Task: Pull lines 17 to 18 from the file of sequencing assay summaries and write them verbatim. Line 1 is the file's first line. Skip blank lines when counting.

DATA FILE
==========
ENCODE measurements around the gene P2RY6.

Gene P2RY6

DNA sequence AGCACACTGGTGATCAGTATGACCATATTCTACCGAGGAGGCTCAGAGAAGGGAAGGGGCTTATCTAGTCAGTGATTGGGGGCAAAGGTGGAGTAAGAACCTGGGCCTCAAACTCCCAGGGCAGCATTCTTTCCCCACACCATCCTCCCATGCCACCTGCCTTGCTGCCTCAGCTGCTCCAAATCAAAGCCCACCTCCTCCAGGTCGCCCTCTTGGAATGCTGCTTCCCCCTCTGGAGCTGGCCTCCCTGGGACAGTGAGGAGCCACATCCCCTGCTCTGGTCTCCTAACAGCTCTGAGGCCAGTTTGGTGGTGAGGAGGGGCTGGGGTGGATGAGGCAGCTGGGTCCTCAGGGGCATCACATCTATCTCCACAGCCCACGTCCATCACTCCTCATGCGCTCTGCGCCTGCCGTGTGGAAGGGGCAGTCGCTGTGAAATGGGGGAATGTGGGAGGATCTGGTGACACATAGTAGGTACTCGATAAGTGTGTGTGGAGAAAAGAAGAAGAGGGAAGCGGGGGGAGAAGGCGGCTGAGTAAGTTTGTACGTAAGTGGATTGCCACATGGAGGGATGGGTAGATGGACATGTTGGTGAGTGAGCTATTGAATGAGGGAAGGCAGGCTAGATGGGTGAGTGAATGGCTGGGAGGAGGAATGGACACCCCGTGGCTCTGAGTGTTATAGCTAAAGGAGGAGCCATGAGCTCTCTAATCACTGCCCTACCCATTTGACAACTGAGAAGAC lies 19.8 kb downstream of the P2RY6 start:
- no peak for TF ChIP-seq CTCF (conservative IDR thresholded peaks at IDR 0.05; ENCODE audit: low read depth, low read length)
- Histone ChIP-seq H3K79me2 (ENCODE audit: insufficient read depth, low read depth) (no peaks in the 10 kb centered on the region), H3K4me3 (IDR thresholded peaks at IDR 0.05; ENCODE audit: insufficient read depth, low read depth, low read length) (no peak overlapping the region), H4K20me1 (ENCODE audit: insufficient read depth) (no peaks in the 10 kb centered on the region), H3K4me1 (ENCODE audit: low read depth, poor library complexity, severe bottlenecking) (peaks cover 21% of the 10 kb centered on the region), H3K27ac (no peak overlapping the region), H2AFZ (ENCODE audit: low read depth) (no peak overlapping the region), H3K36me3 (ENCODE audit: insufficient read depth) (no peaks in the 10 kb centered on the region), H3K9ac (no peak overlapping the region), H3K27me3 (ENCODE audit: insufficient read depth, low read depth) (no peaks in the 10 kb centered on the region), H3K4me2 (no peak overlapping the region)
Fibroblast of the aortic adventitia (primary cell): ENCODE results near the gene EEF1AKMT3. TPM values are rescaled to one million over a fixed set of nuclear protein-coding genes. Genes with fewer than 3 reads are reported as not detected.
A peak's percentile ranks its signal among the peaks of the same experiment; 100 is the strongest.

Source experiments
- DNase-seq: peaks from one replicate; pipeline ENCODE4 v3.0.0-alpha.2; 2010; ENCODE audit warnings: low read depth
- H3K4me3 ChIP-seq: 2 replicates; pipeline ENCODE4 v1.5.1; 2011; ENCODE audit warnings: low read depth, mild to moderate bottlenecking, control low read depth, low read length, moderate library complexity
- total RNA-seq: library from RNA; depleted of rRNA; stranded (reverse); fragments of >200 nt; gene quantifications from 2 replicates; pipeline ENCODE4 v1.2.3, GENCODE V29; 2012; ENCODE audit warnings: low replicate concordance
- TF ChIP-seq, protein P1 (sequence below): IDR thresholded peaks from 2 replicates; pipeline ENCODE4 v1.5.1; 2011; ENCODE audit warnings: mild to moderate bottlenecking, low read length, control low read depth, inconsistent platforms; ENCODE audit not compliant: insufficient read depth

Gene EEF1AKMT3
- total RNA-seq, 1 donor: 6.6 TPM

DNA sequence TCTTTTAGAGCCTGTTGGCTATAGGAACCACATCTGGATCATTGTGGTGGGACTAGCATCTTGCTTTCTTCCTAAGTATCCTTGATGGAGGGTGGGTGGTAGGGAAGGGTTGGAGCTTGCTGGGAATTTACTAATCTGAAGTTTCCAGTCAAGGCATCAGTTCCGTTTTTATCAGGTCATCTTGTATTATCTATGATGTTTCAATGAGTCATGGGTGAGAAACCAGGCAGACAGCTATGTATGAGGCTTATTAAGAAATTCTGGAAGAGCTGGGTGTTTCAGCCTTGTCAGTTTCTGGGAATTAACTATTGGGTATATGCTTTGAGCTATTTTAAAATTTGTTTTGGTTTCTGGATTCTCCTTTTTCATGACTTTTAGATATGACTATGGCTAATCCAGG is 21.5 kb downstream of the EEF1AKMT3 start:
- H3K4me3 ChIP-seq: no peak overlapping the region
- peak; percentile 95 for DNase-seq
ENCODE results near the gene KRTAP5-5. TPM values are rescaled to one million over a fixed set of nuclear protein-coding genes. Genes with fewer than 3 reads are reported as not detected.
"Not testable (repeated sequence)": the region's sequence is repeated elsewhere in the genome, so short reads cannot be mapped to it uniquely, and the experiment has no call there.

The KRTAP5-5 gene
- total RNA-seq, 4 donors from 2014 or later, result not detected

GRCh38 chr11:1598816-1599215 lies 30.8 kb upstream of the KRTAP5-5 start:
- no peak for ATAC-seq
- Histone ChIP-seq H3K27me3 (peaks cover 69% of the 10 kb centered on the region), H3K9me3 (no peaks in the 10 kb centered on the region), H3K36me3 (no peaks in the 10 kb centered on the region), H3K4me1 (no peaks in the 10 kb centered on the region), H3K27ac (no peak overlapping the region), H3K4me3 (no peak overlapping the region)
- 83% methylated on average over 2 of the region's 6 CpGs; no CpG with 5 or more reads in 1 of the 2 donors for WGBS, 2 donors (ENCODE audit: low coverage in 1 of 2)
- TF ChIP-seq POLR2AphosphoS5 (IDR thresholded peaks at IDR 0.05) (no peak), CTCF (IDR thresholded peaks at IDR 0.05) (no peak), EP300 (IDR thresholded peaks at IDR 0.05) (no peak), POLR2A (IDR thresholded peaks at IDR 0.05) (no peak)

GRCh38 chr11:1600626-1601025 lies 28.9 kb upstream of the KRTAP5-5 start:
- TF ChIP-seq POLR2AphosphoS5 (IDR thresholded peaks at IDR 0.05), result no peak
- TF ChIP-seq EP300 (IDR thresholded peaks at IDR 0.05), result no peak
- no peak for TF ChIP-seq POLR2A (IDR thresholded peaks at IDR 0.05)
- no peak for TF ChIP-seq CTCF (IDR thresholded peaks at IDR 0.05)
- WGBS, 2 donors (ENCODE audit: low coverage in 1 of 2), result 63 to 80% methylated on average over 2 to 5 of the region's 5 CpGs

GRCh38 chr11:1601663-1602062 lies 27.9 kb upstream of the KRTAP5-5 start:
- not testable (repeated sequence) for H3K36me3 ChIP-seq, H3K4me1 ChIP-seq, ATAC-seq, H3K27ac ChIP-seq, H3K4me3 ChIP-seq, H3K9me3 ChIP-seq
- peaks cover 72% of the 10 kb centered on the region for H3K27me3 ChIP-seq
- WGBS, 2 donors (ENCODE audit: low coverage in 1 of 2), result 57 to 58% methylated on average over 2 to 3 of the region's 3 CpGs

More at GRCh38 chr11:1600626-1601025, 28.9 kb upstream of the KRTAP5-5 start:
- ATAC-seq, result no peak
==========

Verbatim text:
- peak; percentile 95 for DNase-seq
ENCODE results near the gene KRTAP5-5. TPM values are rescaled to one million over a fixed set of nuclear protein-coding genes. Genes with fewer than 3 reads are reported as not detected.